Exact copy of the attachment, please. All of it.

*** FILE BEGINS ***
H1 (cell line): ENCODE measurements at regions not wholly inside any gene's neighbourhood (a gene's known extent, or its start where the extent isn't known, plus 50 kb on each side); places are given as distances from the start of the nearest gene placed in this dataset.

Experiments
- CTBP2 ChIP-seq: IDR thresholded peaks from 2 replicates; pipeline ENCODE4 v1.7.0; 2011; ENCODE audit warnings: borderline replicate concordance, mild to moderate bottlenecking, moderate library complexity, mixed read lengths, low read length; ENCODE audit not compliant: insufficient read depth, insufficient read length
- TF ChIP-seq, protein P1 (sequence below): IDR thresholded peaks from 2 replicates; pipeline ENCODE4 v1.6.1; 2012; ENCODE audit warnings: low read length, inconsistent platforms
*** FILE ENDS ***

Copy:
H1 (cell line): ENCODE measurements at regions not wholly inside any gene's neighbourhood (a gene's known extent, or its start where the extent isn't known, plus 50 kb on each side); places are given as distances from the start of the nearest gene placed in this dataset.

Experiments
- CTBP2 ChIP-seq: IDR thresholded peaks from 2 replicates; pipeline ENCODE4 v1.7.0; 2011; ENCODE audit warnings: borderline replicate concordance, mild to moderate bottlenecking, moderate library complexity, mixed read lengths, low read length; ENCODE audit not compliant: insufficient read depth, insufficient read length
- TF ChIP-seq, protein P1 (sequence below): IDR thresholded peaks from 2 replicates; pipeline ENCODE4 v1.6.1; 2012; ENCODE audit warnings: low read length, inconsistent platforms